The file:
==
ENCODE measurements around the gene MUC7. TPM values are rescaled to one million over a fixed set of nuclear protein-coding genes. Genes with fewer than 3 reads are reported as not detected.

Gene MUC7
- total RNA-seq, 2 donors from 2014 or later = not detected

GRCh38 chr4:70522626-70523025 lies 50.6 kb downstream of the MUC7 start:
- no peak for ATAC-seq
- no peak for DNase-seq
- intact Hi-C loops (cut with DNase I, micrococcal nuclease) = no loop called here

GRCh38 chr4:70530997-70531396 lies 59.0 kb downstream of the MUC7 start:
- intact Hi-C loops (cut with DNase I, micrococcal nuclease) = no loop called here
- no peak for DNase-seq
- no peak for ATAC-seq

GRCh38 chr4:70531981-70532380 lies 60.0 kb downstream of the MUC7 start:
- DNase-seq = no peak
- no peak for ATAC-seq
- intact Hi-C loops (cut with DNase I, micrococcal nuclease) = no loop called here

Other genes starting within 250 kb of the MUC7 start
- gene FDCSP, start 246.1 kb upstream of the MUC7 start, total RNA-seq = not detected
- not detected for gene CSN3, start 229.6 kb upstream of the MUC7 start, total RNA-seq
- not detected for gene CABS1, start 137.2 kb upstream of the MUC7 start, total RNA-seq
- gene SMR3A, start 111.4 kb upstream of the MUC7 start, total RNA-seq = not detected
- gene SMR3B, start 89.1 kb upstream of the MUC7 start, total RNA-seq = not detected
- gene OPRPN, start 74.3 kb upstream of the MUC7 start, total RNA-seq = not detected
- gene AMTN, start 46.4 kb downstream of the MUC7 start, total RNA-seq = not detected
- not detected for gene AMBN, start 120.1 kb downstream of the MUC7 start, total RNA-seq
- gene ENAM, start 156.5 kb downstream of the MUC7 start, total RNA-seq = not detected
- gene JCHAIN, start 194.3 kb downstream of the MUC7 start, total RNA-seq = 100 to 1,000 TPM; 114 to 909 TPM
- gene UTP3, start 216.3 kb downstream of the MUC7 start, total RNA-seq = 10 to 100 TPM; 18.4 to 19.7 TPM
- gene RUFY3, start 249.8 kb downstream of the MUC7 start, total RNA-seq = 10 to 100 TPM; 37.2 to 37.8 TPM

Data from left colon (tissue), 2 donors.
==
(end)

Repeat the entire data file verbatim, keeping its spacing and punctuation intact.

ENCODE measurements around the gene MUC7. TPM values are rescaled to one million over a fixed set of nuclear protein-coding genes. Genes with fewer than 3 reads are reported as not detected.

Gene MUC7
- total RNA-seq, 2 donors from 2014 or later = not detected

GRCh38 chr4:70522626-70523025 lies 50.6 kb downstream of the MUC7 start:
- no peak for ATAC-seq
- no peak for DNase-seq
- intact Hi-C loops (cut with DNase I, micrococcal nuclease) = no loop called here

GRCh38 chr4:70530997-70531396 lies 59.0 kb downstream of the MUC7 start:
- intact Hi-C loops (cut with DNase I, micrococcal nuclease) = no loop called here
- no peak for DNase-seq
- no peak for ATAC-seq

GRCh38 chr4:70531981-70532380 lies 60.0 kb downstream of the MUC7 start:
- DNase-seq = no peak
- no peak for ATAC-seq
- intact Hi-C loops (cut with DNase I, micrococcal nuclease) = no loop called here

Other genes starting within 250 kb of the MUC7 start
- gene FDCSP, start 246.1 kb upstream of the MUC7 start, total RNA-seq = not detected
- not detected for gene CSN3, start 229.6 kb upstream of the MUC7 start, total RNA-seq
- not detected for gene CABS1, start 137.2 kb upstream of the MUC7 start, total RNA-seq
- gene SMR3A, start 111.4 kb upstream of the MUC7 start, total RNA-seq = not detected
- gene SMR3B, start 89.1 kb upstream of the MUC7 start, total RNA-seq = not detected
- gene OPRPN, start 74.3 kb upstream of the MUC7 start, total RNA-seq = not detected
- gene AMTN, start 46.4 kb downstream of the MUC7 start, total RNA-seq = not detected
- not detected for gene AMBN, start 120.1 kb downstream of the MUC7 start, total RNA-seq
- gene ENAM, start 156.5 kb downstream of the MUC7 start, total RNA-seq = not detected
- gene JCHAIN, start 194.3 kb downstream of the MUC7 start, total RNA-seq = 100 to 1,000 TPM; 114 to 909 TPM
- gene UTP3, start 216.3 kb downstream of the MUC7 start, total RNA-seq = 10 to 100 TPM; 18.4 to 19.7 TPM
- gene RUFY3, start 249.8 kb downstream of the MUC7 start, total RNA-seq = 10 to 100 TPM; 37.2 to 37.8 TPM

Data from left colon (tissue), 2 donors.